There are different ways to use this information when you think of buying something, but the point is to think strategically about purchases, rather than buy on impulse. One creative Reddit user set a goal of $1 per wear for his purchases. For him, a $50 pair of jeans would have to get at least 50 wears before they’re resold, recycled, donated, or discarded.
One caveat about cost per wear: Be honest with yourself in your assessment of how much you’ll wear something. Don’t let it become a justification for buying something, expensive or not, that you really won’t use.
How much do I already own?
The chief design officer at California Closets, a nationwide closet-design firm, told the Wall Street Journal (paywall) in 2013 that people in wealthy societies typically wear about 20% of their clothes on a regular basis.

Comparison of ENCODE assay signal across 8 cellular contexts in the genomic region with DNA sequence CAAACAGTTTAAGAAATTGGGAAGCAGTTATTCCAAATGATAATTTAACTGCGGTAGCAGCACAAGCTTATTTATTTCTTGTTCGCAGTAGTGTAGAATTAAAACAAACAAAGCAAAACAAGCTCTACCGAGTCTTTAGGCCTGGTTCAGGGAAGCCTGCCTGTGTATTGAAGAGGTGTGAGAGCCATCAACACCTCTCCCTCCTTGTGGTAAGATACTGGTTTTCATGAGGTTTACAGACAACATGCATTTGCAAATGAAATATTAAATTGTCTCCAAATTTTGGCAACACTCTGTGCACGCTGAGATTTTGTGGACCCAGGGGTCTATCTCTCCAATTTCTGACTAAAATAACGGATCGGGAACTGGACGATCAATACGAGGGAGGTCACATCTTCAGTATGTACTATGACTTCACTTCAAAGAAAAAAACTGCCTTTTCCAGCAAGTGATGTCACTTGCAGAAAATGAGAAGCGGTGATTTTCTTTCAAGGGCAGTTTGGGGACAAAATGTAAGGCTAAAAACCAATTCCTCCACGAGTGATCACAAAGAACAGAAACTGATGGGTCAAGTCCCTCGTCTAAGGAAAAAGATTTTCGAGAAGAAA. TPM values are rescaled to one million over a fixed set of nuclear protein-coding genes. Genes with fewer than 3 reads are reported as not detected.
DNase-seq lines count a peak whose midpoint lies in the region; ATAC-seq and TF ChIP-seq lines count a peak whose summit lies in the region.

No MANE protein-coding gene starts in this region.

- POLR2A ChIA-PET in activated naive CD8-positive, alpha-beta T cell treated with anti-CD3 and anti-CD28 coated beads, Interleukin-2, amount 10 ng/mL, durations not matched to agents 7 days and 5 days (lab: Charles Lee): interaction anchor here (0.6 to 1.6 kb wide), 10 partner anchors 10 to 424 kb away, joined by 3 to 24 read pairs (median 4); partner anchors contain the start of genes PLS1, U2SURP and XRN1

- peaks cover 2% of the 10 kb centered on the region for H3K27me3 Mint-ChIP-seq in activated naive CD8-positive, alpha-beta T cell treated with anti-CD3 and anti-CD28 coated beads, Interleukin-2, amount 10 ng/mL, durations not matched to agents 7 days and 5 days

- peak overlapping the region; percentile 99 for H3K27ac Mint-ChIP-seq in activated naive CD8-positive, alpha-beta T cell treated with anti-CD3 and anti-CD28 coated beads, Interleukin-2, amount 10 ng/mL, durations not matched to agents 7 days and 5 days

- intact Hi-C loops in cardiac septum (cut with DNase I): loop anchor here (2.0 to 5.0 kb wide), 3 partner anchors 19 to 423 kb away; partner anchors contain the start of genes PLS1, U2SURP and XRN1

If that sounds like you, try taking an inventory of your own closet to figure out what share of your clothes you actually wear, and what those items have in common. If all your brightly colored items are collecting dust while you wear black and grey every day, it may not be worthwhile to buy a new chartreuse blouse.
Designer Michael Kors has espoused what might be called the “meat and potatoes” rule: 70% of your wardrobe should be meat and potatoes, or the main items you return to over and over. Only 30% should be dessert: the sparkly top for going out, for instance, or those brightly colored pants that only match two of your shirts. “Too many women get the proportions the other way round, then can’t figure out why they can’t get dressed,” Kors has been quoted saying.
When you consider a purchase, ask yourself whether it’s meat and potatoes or dessert, and then whether it’s worth adding to your closet at all.
Here’s another percentage to consider to help put that question into perspective. Each piece of clothing you own is one share of your total wardrobe. So if you have 50 items of clothing, each one represents 2% of your wardrobe.
- 100 / number of items in your wardrobe = % of wardrobe
You’ll notice right away that the more stuff you have, the smaller the share each individual piece of clothing represents. Each new purchase shrinks that share a little more, and when you own a lot, it makes it harder to maximize the proportion of clothes that you wear regularly.